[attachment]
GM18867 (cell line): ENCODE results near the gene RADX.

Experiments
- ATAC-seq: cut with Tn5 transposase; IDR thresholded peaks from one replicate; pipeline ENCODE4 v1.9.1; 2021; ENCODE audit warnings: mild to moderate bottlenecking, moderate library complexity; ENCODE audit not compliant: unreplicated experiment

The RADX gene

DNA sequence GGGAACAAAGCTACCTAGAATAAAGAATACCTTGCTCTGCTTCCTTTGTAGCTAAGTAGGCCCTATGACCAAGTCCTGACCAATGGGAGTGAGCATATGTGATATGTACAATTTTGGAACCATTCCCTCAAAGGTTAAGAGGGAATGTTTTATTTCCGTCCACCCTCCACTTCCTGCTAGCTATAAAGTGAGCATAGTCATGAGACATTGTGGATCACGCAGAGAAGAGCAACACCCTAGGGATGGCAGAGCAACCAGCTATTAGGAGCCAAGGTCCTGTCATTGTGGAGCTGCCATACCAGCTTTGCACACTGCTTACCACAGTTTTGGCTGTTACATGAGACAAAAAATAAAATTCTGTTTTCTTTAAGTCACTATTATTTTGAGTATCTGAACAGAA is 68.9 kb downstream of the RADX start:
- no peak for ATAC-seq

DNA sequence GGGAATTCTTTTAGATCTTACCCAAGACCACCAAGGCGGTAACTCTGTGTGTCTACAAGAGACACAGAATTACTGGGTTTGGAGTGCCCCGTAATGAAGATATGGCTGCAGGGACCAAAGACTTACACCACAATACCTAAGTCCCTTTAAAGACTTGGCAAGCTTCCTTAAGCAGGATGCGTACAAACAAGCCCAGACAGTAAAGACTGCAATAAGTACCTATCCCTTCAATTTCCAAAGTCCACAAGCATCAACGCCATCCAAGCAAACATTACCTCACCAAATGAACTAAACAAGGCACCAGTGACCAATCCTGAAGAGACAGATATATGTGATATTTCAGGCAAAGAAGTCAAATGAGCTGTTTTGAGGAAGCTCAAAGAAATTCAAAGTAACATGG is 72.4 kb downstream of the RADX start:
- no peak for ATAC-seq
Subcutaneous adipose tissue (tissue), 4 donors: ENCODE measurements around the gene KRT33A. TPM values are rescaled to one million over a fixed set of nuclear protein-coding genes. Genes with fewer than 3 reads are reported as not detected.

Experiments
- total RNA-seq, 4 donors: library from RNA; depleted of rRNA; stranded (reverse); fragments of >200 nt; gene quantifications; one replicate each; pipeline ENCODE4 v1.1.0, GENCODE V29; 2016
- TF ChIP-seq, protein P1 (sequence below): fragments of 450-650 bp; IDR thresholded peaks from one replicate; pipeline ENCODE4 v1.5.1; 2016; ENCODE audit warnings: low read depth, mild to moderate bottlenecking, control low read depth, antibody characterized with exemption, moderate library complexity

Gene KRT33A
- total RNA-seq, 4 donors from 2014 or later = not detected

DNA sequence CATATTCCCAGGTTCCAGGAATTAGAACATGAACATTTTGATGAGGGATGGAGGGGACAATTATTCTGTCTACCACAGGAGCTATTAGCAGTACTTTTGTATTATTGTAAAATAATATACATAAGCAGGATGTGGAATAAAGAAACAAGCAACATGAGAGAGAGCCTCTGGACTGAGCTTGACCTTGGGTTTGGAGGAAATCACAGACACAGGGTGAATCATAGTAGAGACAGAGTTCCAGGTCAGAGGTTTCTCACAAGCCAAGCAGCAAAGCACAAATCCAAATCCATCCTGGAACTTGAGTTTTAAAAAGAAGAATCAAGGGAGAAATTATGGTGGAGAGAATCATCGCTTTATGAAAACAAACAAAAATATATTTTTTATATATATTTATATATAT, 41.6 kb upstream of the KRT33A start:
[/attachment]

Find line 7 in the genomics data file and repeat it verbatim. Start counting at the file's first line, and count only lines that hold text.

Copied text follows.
DNA sequence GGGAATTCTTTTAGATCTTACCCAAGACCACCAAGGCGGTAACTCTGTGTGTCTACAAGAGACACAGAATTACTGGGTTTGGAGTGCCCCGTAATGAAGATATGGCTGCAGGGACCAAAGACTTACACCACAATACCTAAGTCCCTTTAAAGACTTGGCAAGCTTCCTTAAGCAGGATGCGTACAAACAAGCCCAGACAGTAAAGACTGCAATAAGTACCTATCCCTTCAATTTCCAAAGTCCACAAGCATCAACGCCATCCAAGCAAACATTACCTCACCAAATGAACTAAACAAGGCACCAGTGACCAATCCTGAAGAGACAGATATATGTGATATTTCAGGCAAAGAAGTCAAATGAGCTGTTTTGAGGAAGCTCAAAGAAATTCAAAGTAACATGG is 72.4 kb downstream of the RADX start: